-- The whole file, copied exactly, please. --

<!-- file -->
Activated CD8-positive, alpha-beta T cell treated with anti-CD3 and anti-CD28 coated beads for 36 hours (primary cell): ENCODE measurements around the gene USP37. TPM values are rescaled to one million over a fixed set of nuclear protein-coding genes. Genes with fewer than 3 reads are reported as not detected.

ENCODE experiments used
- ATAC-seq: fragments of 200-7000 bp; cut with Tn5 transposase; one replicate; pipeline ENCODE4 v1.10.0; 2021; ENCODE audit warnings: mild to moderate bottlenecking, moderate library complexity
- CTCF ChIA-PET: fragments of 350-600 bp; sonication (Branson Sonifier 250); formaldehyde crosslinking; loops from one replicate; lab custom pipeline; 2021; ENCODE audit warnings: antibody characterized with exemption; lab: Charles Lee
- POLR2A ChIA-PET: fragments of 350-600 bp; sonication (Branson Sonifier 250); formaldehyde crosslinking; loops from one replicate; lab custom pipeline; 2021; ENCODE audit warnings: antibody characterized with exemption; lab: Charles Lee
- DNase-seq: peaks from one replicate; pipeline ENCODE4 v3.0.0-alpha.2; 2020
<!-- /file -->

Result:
Activated CD8-positive, alpha-beta T cell treated with anti-CD3 and anti-CD28 coated beads for 36 hours (primary cell): ENCODE measurements around the gene USP37. TPM values are rescaled to one million over a fixed set of nuclear protein-coding genes. Genes with fewer than 3 reads are reported as not detected.

ENCODE experiments used
- ATAC-seq: fragments of 200-7000 bp; cut with Tn5 transposase; one replicate; pipeline ENCODE4 v1.10.0; 2021; ENCODE audit warnings: mild to moderate bottlenecking, moderate library complexity
- CTCF ChIA-PET: fragments of 350-600 bp; sonication (Branson Sonifier 250); formaldehyde crosslinking; loops from one replicate; lab custom pipeline; 2021; ENCODE audit warnings: antibody characterized with exemption; lab: Charles Lee
- POLR2A ChIA-PET: fragments of 350-600 bp; sonication (Branson Sonifier 250); formaldehyde crosslinking; loops from one replicate; lab custom pipeline; 2021; ENCODE audit warnings: antibody characterized with exemption; lab: Charles Lee
- DNase-seq: peaks from one replicate; pipeline ENCODE4 v3.0.0-alpha.2; 2020